Deep Drilling in the Turkana Basin (DDTB)

Exploring the link between environmental factors and hominin evolution

a) Satellite image of eastern Africa with the position of TB outlined in white. b) structural map with overlay of sediment thickness showing some potential core sites.

The Turkana Basin (TB) in the East African Rift System (EARS) provides an unparalleled opportunity to understand our origins as a species due to its remarkably rich fossil record which has been intensely studied for over six decades (Wood and Leakey, 2011). However, because geologic and paleo-anthropologic research has focused on outcrops, integrating these records involves contending with both spatial and temporal heterogeneity. Working with these two variables complicates the scientific community's ability to parse out the impact of tectonics vs climate on shaping the paleo-environmental context in which hominins evolved over the past 4 Ma.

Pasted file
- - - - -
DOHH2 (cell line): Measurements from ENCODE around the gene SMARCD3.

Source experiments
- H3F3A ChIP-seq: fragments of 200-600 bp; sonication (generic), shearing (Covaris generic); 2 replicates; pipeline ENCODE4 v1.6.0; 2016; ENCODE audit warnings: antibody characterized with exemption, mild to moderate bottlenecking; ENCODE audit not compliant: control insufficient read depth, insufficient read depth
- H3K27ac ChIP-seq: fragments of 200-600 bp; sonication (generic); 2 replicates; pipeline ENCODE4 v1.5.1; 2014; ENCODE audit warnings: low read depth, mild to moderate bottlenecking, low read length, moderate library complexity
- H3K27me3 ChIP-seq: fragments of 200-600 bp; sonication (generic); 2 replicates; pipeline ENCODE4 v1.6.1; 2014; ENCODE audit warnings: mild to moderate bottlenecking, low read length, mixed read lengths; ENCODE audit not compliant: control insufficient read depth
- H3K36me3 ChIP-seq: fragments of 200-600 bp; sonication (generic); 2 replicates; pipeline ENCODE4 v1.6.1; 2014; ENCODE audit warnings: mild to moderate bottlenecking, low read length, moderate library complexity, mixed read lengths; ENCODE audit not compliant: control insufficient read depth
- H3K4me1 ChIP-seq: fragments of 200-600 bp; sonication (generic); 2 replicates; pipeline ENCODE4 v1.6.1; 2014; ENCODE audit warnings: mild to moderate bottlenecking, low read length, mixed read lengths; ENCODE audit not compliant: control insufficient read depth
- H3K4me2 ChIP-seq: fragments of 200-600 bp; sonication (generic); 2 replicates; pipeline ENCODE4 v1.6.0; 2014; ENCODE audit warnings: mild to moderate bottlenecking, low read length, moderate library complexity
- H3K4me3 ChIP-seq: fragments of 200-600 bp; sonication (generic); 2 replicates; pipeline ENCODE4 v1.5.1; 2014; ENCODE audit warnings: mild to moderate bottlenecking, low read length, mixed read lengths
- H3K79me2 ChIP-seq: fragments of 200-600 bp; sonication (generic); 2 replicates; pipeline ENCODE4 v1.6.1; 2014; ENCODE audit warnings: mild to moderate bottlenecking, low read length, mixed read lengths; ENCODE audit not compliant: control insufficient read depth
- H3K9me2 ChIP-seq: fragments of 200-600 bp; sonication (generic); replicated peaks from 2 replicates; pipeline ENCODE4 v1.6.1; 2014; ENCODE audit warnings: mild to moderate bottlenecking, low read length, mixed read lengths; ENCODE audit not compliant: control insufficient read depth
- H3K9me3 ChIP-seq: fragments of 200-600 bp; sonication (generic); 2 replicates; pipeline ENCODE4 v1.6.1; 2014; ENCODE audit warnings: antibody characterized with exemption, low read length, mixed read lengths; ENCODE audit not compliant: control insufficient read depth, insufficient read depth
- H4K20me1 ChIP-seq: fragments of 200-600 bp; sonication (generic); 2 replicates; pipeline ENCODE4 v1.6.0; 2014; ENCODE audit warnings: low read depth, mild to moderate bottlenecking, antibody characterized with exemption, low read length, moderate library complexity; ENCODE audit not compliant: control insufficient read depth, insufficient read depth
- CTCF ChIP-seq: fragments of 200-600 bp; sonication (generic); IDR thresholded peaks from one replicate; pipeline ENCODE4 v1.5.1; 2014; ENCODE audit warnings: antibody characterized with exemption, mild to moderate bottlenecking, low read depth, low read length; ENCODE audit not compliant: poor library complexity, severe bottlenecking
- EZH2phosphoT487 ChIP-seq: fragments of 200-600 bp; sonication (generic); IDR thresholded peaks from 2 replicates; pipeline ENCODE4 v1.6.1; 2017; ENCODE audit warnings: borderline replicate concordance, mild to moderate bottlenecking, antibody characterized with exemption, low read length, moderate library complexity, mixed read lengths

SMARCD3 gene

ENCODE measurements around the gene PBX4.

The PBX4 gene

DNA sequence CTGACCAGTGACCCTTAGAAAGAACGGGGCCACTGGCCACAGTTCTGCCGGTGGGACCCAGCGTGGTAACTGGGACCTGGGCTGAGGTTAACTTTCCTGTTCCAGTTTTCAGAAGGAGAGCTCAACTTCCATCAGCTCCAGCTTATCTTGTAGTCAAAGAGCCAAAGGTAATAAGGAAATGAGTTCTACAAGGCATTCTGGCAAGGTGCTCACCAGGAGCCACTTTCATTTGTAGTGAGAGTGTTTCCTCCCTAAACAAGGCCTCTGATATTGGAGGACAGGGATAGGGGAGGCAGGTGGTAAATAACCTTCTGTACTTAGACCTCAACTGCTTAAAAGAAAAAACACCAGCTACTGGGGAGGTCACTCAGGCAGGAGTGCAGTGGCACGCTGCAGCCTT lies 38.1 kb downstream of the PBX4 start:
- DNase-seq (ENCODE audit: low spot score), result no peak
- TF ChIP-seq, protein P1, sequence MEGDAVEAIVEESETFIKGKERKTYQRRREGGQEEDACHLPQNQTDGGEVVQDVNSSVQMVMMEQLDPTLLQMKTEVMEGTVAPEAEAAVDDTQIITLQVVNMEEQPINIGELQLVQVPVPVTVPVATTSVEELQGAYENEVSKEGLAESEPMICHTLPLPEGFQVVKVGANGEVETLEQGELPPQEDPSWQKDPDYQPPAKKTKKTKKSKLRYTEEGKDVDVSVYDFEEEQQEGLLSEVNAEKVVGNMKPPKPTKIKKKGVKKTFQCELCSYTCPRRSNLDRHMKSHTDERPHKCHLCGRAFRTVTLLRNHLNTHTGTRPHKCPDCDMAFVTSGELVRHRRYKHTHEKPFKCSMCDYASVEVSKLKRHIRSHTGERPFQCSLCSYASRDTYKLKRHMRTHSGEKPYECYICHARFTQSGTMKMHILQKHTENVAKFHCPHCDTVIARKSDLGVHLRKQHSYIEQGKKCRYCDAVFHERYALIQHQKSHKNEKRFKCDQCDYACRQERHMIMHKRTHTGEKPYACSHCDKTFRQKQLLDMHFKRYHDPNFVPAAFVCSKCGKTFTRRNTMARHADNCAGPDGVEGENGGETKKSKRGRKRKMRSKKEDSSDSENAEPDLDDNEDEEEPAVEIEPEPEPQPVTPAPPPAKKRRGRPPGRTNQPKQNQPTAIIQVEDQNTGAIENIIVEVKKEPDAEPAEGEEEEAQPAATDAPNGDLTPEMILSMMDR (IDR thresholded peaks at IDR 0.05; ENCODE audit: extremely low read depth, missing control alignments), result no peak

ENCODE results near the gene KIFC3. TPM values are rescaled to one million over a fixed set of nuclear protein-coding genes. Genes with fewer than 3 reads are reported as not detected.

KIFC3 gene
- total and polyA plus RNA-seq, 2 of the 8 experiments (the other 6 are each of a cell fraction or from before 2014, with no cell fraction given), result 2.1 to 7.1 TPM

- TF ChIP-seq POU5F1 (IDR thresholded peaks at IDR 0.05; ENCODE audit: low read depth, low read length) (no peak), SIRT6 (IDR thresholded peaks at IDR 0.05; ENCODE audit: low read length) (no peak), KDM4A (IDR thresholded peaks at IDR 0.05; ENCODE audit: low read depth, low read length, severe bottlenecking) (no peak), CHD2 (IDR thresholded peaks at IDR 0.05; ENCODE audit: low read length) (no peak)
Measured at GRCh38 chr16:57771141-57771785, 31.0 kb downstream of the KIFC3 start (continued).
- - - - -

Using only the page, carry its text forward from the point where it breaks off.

The project aims to recover a novel long core sedimentary record to minimize the impact of spatial paleoenvironmental variability on paleoclimatic and tectonic reconstructions, and provide insight into the sequence and significance of climate and environmental change over the last 4 Ma in this key paleoanthropologic locality.

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